Bill Would Require Rate Counsel to Evaluate Fare Hikes
(TRENTON) – Legislation Assembly Democrats Wayne DeAngelo, John Wisniewski, Timothy Eustace, John McKeon, Annette Quijano, Daniel Benson and Eliana Pintor-Marin sponsored to better protect NJ Transit riders from fare increases recently cleared the Senate Transportation Committee.
The bill (A-2587) comes amid a proposed 9 percent fare hike by NJ Transit that comes after a 22 percent hike in 2010.
“These fare increases have been brutal and unfair,” said DeAngelo (D-Mercer/Middlesex). “Riders have made their voices heard, but sadly to no avail. Gov. Christie and NJ Transit continue to seek fare hikes without having to justify them. That must end. Riders need a stronger defender.”
“This legislation aims to protect thousands of New Jersey commuters from costly rate hikes determined at the pleasure of this Governor and his administration,” said Wisniewski (D- Middlesex). “Raising ticket prices with input from commuters must not become the default strategy for solving NJ Transit’s financial crises.”
‘Before implementing any fare increase proposal, NJ Transit is to consider the division’s evaluation and determination and is to respond to any objection the division may have to the fare increase proposal,” Eustace (D-Bergen, Passaic). “This will put a stop to the Christie administration’s plans to jam these fare hikes through with as little justification and public debate as they can. Riders will have a voice.”
“Unproportioned rate hikes dig deep into the pockets of commuters who count on the train to get to work and earn a living,” said McKeon (D-Essex. Morris). “There must be more notice to allow commuters to participate in the discussion and prepare for the change in ticket costs, if needed.”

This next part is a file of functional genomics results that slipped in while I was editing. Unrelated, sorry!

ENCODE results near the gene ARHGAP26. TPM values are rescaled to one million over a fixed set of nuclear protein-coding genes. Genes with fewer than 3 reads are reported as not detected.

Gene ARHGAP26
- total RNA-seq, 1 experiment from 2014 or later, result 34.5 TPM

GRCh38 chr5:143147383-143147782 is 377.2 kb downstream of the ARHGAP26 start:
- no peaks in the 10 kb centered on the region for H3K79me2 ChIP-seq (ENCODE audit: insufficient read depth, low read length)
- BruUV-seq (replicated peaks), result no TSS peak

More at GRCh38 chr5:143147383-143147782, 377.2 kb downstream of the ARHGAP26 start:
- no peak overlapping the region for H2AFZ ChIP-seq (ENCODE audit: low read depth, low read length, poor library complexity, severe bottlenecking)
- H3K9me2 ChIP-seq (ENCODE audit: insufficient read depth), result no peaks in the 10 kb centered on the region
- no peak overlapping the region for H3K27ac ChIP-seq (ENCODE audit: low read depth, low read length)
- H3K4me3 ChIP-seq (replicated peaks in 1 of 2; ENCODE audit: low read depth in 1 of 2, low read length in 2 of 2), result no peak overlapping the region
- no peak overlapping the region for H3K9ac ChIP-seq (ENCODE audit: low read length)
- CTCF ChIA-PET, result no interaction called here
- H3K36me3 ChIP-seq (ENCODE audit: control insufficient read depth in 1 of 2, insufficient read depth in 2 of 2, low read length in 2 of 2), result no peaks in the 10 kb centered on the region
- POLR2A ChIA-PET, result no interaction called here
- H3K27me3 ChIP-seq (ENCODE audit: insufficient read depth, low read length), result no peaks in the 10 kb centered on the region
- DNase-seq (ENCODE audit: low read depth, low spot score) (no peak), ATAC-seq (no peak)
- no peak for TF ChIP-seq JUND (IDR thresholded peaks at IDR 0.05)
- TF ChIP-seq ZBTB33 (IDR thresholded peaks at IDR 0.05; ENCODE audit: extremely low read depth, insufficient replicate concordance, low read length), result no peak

The bill – advanced by the Assembly Appropriations Committee in June – expands the powers of the Division of Rate Counsel in the Department of the Treasury by requiring the division, within 90 days after receiving notice from the NJ Transit of any proposal to implement a fare increase to evaluate the proposed fare increase and determine whether the increase is necessary and fair to corporation customers.
“Right now under current provisions, New Jersey commuters are solely at the mercy of unscheduled and unfair rate hike decisions made with little or no notice and without their consult,” said Quijano (D-Union). “Thousands of New Jersey’s commuters travel by rail to go to work, further their education and even simply to visit other cities. For many commuters who are working hard to make ends meet, an increase in transit costs can impede their ability to continue to take the train for many of their activities.”
“A 22 percent increase in 2010 and, now, a proposed 9 percent increase only five years later is unreasonable and unfair to daily transit commuters,” said Benson (D-Mercer, Middlesex). “Expanding the powers of the DRC will, hopefully, help to safeguard commuters from excessive and unnecessary rate hikes.”
“Living in close proximity to New York, as in my district, residents rely on the train for quick trips in to the city,” said Pinto Marin (D-Essex). “Loyal commuters should always be a part of the conversation to raise ticket costs. Any other way and you’re taking advantage of commuters.”
NJ Transit is to provide any information that the division requests in the course of preparing the division’s evaluation and determination.